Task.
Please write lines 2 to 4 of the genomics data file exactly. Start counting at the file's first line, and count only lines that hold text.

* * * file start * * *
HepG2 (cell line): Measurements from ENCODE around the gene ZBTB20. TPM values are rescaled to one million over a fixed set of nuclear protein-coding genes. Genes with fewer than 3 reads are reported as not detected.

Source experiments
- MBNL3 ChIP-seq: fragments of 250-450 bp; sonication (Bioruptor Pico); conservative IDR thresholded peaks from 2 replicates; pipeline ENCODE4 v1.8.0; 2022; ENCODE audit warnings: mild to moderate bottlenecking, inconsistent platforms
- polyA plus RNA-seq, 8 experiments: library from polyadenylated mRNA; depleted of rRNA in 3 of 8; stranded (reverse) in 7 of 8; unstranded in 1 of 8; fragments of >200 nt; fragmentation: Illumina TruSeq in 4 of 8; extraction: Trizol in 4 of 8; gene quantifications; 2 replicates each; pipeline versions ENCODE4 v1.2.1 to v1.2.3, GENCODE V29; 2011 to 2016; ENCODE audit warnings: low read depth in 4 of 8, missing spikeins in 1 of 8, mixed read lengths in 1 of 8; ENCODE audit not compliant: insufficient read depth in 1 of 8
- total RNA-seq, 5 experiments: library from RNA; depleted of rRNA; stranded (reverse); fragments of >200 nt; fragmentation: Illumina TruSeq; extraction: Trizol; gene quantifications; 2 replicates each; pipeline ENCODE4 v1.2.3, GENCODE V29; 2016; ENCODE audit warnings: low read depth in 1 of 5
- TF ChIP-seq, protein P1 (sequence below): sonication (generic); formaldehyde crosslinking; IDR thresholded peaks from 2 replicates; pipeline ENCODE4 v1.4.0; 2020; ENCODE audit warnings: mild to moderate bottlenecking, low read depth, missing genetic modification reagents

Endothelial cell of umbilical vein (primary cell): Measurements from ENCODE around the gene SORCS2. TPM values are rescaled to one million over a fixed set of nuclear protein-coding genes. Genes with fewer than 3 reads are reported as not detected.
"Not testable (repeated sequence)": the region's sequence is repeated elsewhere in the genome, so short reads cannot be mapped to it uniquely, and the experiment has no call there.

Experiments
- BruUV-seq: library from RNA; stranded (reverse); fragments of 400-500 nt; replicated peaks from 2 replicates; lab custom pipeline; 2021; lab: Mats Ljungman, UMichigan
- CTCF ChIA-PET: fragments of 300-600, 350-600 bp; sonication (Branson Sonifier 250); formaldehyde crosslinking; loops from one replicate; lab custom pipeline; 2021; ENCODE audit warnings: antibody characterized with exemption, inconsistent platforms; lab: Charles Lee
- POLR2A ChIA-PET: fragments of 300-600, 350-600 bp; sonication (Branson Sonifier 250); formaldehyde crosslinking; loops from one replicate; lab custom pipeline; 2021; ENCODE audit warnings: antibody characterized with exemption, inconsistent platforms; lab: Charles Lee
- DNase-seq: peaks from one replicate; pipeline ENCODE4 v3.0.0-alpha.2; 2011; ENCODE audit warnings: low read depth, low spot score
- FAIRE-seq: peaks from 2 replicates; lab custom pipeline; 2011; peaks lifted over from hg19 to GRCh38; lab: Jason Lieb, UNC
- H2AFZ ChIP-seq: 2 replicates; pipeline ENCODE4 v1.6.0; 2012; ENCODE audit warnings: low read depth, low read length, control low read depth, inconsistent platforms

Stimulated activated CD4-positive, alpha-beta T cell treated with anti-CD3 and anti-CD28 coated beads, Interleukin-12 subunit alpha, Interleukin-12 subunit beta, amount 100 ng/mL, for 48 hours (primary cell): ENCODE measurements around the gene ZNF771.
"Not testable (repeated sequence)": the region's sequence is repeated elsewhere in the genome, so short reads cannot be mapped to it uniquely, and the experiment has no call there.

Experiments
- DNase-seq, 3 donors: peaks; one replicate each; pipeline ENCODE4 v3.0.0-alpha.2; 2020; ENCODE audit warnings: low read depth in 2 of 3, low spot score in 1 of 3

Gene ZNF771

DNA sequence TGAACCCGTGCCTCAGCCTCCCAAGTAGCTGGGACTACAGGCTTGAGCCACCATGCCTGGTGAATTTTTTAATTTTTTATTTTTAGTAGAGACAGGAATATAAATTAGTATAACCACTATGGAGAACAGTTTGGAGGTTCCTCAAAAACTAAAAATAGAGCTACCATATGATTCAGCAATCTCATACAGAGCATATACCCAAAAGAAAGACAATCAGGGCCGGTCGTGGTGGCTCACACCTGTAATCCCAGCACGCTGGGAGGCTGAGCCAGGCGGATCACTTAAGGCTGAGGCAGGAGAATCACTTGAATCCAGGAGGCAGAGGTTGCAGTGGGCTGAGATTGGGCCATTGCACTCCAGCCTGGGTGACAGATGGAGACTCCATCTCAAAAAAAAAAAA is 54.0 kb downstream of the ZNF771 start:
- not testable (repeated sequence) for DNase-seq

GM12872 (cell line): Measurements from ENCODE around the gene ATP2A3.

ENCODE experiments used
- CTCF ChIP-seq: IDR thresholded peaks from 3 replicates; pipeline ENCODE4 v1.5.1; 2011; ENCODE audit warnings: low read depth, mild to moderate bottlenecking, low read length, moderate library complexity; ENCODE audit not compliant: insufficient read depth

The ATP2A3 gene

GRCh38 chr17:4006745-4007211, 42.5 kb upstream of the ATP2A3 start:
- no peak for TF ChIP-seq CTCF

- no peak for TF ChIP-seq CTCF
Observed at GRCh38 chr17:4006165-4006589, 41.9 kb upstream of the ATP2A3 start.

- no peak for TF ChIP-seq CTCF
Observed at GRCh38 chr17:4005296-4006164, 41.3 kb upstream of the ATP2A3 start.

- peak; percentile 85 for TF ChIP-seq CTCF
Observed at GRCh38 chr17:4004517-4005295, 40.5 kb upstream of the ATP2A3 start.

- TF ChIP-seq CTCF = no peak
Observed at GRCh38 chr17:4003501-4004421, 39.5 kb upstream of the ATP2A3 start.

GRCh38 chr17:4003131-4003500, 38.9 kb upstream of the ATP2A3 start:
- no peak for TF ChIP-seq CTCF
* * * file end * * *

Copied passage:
Source experiments
- MBNL3 ChIP-seq: fragments of 250-450 bp; sonication (Bioruptor Pico); conservative IDR thresholded peaks from 2 replicates; pipeline ENCODE4 v1.8.0; 2022; ENCODE audit warnings: mild to moderate bottlenecking, inconsistent platforms
- polyA plus RNA-seq, 8 experiments: library from polyadenylated mRNA; depleted of rRNA in 3 of 8; stranded (reverse) in 7 of 8; unstranded in 1 of 8; fragments of >200 nt; fragmentation: Illumina TruSeq in 4 of 8; extraction: Trizol in 4 of 8; gene quantifications; 2 replicates each; pipeline versions ENCODE4 v1.2.1 to v1.2.3, GENCODE V29; 2011 to 2016; ENCODE audit warnings: low read depth in 4 of 8, missing spikeins in 1 of 8, mixed read lengths in 1 of 8; ENCODE audit not compliant: insufficient read depth in 1 of 8